Smallholder farmers in Africa continue to face numerous hurdles accessing credit or loans to increase their production. Amongst other factors, partnerships are key to addressing this, but governments need to take the lead, state experts from the sector.
To improve smallholders’
access to agri-finance – either unilaterally, or in partnership with other
actors – governments hold the most power and responsibility, emphasises Jerry
Parkes, managing principal at agriculture-focused impact fund manager, Injaro
Investments. He adds that governments must lead the development of agricultural
value chains and harness the resources of the private sector, financial
institutions, donors and NGOs. Governments should also champion digitisation to
partner, where appropriate, with private sector agribusinesses, stresses Buddy
Buruku, digital financial services consultant at the World Bank’s think tank, Consultative
Group to Assist the Poor.
Governments moving in the right direction include Ghana, which is rolling out a national ID and digital address system, under which locations and properties are all given a unique address code, to help farmers (and others) access formal financial services, explains Buruku. Big agribusinesses should now accelerate a switch from cash to digital payments, to not only speed up payments to farmers but allow individual smallholders to build a digital profile to make for easier and quicker risk scoring by potential lenders. Buruku argues that such digitisation pushes should start with big government agencies such as Ghana’s Cocoa Board, which has the power to implement policy directives to digitise payments.
In Uganda, digital farmer profiling helped lead to the creation of Igara-Buhweju Tea Farmers’ Savings and Credit Cooperative Organisation (see Spore article, Farmers Mapping Increases Incomes for Tea Farmers), which uses the profiles to provide input loans to farmers, notes Chris Addison, CTA senior programme coordinator for knowledge management. Blockchain technology, he adds, also holds huge promise to digitise agri-finance and agriculture overall, so would benefit from more government support.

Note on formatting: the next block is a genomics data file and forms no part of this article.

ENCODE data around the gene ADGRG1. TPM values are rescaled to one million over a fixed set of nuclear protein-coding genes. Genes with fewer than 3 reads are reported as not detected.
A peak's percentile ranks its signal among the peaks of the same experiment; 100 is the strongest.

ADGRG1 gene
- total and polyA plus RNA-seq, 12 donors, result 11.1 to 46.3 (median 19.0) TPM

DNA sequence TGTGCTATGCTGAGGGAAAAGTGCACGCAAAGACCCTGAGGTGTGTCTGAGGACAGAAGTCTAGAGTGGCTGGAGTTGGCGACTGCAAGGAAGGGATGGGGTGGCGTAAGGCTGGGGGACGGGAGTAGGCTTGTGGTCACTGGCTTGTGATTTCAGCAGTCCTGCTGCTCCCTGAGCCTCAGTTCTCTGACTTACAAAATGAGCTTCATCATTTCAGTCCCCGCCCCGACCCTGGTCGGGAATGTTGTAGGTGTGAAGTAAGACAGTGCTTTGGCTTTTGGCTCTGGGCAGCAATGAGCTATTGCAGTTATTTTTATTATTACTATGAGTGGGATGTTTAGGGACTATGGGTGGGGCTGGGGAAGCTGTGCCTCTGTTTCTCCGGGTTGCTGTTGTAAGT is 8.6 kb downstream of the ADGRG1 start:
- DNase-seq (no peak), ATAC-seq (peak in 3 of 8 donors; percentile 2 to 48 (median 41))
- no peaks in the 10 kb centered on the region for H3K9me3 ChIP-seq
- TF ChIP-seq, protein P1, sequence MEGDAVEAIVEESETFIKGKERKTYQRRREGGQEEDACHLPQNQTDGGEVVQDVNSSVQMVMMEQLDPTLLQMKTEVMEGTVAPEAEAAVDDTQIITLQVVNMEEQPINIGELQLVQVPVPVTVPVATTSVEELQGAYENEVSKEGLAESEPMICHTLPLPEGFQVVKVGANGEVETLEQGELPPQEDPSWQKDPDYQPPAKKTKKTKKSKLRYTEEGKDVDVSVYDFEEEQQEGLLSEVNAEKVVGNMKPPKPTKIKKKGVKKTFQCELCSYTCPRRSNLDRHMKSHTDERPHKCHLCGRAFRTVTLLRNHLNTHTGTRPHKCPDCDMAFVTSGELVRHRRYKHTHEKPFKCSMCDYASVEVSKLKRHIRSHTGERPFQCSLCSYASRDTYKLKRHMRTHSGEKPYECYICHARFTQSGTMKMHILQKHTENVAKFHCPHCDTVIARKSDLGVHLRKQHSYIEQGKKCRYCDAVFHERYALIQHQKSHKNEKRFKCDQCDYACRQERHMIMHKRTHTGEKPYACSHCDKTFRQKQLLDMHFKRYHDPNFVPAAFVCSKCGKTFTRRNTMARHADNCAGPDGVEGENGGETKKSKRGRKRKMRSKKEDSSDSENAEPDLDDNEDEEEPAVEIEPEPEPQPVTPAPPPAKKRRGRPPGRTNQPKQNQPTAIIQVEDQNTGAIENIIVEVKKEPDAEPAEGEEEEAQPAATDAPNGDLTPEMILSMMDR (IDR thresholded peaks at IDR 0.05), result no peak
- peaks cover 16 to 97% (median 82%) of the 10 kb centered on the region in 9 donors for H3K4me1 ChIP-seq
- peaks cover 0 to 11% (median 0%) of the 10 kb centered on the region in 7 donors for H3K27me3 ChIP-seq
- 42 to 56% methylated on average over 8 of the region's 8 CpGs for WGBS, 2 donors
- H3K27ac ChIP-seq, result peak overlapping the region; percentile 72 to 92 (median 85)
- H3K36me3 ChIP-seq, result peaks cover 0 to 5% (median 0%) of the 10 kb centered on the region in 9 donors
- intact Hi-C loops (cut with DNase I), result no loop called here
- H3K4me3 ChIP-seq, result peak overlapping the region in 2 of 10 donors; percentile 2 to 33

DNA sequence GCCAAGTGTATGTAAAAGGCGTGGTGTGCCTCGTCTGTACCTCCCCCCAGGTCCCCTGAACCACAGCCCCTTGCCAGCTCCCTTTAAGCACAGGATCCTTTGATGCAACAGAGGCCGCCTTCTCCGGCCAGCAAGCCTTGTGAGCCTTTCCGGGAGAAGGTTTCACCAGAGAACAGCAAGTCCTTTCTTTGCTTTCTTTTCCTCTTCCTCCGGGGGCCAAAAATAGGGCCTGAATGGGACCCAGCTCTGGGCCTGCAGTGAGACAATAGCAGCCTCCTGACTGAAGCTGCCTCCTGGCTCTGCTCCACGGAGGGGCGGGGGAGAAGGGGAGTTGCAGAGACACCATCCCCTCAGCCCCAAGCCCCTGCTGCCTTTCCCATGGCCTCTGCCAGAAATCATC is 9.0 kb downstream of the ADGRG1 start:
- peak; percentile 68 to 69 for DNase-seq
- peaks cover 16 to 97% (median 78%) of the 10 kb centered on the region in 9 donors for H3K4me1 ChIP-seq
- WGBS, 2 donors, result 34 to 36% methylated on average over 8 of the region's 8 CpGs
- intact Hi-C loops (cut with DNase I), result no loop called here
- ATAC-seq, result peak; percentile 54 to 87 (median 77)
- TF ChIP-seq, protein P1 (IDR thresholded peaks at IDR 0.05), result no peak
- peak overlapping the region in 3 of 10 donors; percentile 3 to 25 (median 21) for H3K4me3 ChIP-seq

Capitalising on concessionary capital
To lend to smallholder farmers, commercial banks first have to borrow at rates that are very expensive in some countries. However, if governments provided banks with subsidised loans at so-called ‘concessionary’ rates especially for the sector, banks would be able to lend more to smallholders and still earn a profit, states Andrew Ahiaku, head of agribusiness at Fidelity Bank Ghana. This has worked in Ghana, where the government-funded Export Trade, Agricultural and Industrial Development Fund charged 2.5% to lend to commercial banks, which were then allowed to charge borrowers up to 12%, ensuring a margin of around 9.5% to cover their credit risk.
Development banks, foundations and other donors should also invest more money at concessionary rates in blended finance agriculture-focused funds, especially those with longer lifespans, while also subsidising risk-mitigation tools like insurance and paying for technical assistance to support farmers, advises Parkes. Simon Schwall, CEO of agricultural insurtech OKO, would also like to see donors partnering more with promising start-ups, providing them with early stage funding or funding to expand into areas that are not yet commercially viable.
Agri-finance consultant Matthew Olaide Adetunji, however, believes that subsidised capital – as used by Nigeria’s ‘intervention funds’ – should be scrapped if it crowds out private investment. For example, Nigeria’s government recently privatised the Bank of Agriculture and licensed NIRSAL National Microfinance Bank in a bid to improve access to affordable agri-finance while also attracting private capital. These “very promising” privatised initiatives are designed to run as private banks but have grassroots networks to reach farmers and other agribusinesses, he notes.